“But if I really say it,
The radio won’t play it,
Unless I lay it between the lines.”
(Dave Dixon, Noel Paul Stookey, James Mason, “I Did Rock and Roll Music,” Performed by Peter, Paul and Mary)
The above lamentation is from a song from the early 1970s that has not weathered well. Artists named in it, Donovan, the Mamas and Papas, are relegated now to “oldies” radio stations. Those are disappearing now, along with the listeners.
There was pressure during that time to be free of censorship, usually concerning sex. In fact, there was a group from that time period, The Fugs, that simply bypassed the censors and let fly with masterpieces such as “Boobs a Lot” and “I Feel Like Homemade Shit.” We can easily see here how censorship restrained profound artistic expression.
The following piece is the hauntingly beautiful second movement of Beethoven’s Sonata Pathétique, performed by Freddy Kempf. It is a little over five minutes in length. I hope you take the time to enjoy it, feel its depth and passion.
In my judgment, the emotions on display here as Kempf plays this piece are genuine. What is he feeling? I can only speculate that it is love of an inspiring melody by a young man who has dedicated his life to performance art.
What emotion was Beethoven feeling when he wrote the piece? They didn’t speak openly of such feelings in that era, but I know that he suffered on occasion from unrequited love. Perhaps he had experienced something that all of us have at one time or another, a deep emotional bonding to a lover? I hope so. He had a hard life.
Now comes the modern era. Below is a video of Billy Joel in concert in 1984 singing the composition This Night. (Click on “Watch this video on YouTube” to be taken there – I wanted to show a live performance for comparison to Kempf.)
I don’t get the depth of feeling from Joel as from Kempf. He is a good performer who openly admits that rock and roll has made his fingers into hammers on the keyboard. He seems to be going through the motions. He has probably played the piece a thousand times, and is tired of it.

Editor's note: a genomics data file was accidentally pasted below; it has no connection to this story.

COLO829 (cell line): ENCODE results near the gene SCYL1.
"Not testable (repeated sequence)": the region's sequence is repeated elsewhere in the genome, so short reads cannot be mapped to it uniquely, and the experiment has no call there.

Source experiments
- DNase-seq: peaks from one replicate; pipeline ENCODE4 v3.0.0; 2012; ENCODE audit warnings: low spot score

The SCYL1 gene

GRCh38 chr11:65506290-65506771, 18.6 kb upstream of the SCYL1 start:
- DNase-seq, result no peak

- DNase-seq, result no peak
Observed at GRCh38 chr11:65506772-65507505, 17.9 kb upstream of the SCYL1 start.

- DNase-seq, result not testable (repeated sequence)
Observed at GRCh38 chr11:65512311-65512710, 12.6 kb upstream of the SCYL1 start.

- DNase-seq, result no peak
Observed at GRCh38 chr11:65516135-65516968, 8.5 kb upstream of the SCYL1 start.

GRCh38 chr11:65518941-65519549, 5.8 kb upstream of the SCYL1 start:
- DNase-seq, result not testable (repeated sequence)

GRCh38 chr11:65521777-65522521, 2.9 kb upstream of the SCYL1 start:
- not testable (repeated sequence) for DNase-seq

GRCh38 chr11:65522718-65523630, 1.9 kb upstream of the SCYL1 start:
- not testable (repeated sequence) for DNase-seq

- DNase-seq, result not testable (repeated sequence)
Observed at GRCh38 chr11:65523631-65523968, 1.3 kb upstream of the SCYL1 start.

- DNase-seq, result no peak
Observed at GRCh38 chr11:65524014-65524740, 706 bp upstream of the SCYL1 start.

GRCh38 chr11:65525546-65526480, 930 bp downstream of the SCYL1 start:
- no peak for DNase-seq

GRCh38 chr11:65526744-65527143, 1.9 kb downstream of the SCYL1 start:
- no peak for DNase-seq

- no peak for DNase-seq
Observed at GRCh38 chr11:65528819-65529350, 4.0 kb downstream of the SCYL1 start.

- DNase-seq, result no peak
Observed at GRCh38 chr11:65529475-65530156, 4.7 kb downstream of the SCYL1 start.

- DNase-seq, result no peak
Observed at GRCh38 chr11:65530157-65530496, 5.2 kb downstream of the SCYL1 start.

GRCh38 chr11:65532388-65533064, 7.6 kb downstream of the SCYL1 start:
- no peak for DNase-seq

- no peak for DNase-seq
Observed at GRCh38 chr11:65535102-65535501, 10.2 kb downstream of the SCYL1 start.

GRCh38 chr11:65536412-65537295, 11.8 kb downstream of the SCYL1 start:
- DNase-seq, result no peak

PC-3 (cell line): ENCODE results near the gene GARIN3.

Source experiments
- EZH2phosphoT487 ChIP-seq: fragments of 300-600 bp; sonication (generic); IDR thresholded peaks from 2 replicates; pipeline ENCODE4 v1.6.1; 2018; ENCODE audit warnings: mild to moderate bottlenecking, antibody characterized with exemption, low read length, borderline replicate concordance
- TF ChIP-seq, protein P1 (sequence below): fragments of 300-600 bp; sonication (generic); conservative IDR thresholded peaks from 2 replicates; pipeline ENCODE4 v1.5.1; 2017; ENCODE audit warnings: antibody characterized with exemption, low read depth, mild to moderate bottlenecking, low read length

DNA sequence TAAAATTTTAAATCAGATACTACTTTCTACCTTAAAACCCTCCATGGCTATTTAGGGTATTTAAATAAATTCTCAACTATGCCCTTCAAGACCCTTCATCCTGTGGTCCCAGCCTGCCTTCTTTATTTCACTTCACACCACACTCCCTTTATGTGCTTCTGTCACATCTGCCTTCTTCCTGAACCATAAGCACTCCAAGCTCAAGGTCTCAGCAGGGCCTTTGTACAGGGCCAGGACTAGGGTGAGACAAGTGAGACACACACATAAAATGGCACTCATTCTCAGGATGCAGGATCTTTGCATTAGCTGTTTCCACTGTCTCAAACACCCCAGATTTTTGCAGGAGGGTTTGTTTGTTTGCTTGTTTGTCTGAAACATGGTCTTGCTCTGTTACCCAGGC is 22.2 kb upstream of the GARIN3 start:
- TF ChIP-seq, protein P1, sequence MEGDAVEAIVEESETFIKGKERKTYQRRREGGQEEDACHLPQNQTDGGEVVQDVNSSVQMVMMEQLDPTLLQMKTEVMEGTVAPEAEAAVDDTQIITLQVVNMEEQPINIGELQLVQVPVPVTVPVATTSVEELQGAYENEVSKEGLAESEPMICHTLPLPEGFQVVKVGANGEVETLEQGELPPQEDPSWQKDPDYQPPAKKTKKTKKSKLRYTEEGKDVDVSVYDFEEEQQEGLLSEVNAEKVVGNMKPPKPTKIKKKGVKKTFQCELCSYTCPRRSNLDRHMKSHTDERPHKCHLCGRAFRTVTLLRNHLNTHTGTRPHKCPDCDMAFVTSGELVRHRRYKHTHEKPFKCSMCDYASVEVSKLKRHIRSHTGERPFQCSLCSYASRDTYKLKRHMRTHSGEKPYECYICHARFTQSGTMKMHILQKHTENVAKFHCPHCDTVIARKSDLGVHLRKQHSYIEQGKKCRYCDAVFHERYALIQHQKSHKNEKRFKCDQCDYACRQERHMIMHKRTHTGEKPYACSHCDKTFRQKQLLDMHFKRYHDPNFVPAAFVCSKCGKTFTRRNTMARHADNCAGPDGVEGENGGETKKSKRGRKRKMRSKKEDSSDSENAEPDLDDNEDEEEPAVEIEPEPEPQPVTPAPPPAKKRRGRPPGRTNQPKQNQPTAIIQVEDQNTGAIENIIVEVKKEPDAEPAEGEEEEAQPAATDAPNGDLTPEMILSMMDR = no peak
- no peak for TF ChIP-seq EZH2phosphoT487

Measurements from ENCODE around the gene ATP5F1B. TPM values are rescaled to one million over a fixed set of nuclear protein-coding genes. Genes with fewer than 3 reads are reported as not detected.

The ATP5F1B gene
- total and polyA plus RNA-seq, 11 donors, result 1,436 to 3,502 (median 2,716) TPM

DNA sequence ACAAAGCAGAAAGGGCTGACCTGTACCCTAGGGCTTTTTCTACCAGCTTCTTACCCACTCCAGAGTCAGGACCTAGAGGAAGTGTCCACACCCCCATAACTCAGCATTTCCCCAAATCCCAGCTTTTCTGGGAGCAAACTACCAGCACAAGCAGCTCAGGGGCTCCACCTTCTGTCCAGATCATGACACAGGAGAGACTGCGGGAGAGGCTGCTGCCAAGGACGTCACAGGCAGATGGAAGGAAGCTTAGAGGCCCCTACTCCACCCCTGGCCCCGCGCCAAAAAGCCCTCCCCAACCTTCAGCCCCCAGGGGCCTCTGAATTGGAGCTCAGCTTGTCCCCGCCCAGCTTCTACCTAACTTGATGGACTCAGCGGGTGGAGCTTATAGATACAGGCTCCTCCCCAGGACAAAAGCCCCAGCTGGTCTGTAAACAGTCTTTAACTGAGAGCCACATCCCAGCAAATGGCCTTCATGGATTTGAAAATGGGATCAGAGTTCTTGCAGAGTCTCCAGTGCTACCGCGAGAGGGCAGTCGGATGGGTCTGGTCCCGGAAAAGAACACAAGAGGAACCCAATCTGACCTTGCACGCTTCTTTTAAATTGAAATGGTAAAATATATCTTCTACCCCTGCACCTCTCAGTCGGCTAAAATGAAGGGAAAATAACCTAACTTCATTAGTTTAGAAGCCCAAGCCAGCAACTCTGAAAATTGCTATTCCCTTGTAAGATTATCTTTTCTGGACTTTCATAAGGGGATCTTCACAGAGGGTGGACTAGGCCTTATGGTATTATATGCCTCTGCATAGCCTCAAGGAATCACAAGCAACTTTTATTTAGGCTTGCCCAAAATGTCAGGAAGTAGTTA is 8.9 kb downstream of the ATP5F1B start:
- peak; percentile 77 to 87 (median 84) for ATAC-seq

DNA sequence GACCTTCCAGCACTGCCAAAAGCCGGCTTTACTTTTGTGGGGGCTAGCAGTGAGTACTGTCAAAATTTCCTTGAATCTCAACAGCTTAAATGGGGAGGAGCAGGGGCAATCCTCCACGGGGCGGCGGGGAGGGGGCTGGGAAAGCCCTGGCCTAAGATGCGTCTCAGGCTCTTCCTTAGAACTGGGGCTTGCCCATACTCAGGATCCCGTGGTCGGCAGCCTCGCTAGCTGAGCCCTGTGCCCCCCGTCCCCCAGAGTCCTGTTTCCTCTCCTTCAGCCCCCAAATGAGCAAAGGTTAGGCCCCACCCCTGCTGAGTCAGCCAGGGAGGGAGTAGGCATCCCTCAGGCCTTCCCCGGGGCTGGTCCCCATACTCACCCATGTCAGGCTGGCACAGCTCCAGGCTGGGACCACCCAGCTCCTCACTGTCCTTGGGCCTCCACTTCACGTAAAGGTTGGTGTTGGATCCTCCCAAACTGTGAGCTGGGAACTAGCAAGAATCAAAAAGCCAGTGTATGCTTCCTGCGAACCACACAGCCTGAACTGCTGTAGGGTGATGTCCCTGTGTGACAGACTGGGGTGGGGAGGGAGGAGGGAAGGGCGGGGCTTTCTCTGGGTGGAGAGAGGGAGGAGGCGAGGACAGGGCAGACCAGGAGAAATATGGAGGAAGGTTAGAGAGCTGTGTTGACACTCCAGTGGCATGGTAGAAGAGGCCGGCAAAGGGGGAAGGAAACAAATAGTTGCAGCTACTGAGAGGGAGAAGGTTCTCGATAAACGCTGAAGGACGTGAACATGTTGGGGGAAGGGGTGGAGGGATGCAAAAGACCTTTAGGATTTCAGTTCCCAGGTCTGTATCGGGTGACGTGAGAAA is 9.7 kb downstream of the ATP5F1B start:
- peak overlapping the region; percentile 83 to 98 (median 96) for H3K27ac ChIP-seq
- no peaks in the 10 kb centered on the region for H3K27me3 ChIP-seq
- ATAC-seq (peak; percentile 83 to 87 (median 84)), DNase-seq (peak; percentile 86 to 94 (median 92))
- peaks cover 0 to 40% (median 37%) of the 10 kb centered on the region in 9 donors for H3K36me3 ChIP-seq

Classical music is usually free of copyright so that musicians like Joel are free to borrow. To his credit, on the Innocent Man album he gives credit to himself and “L.V. Beethoven” for composition of this piece. The chorus of This Night is just a stepped-up version of Pathétique.
Artists of Beethoven’s time and before were, I suppose, shackled by censorship. There was the ever-present Church – I imagine that if Bach did not write about Jesus, he would not have gotten paid. There were monarchs who could not be offended. So political expression was contained, and of course artistic license would not permit any references to sex.
What was the artist to do?
Their task was extremely difficult – to bring both open and permitted and subtle and forbidden emotion to the audience without the benefit of lyrics. They didn’t get to just really say it. I find Kempf’s piece above deeply moving, and Joel’s work a bastardization of the same piece. While Billy Joel is a talented musician who has written and performed some catchy melodies, the era he lives in has permitted open expression of our deepest emotions. Subtlety has gone out the window. What was Joel singing about in his song “This Night?” He had a fling with model Elle McPherson, apparently a memorable one.
What would art be without frames? We would simply have life. There would be no art. It is the restraints of space, that area within the frame, that forces the artist to make the most of it, to express within those boundaries the full range of human emotion. I am as frustrated as anyone with bowls of fruit or in-your-face nudes, but now and then come across a work of art that is simply moving. I don’t want to mess with anyone’s copyright, but once came across a work that was set after a rain storm. In it a man and a boy were wearing yellow slickers as they stood among puddles and fences. It was so moving. It was not about rain or puddles or pastures, but the father-son bond. The yellow slickers said it for us.
Here is a (supposed) Lennon McCartney piece, I Want To Hold Your Hand:
And when I touch you
I feel happy inside
It’s such a feelin’ that my love
I can’t hide
I can’t hide
I can’t hide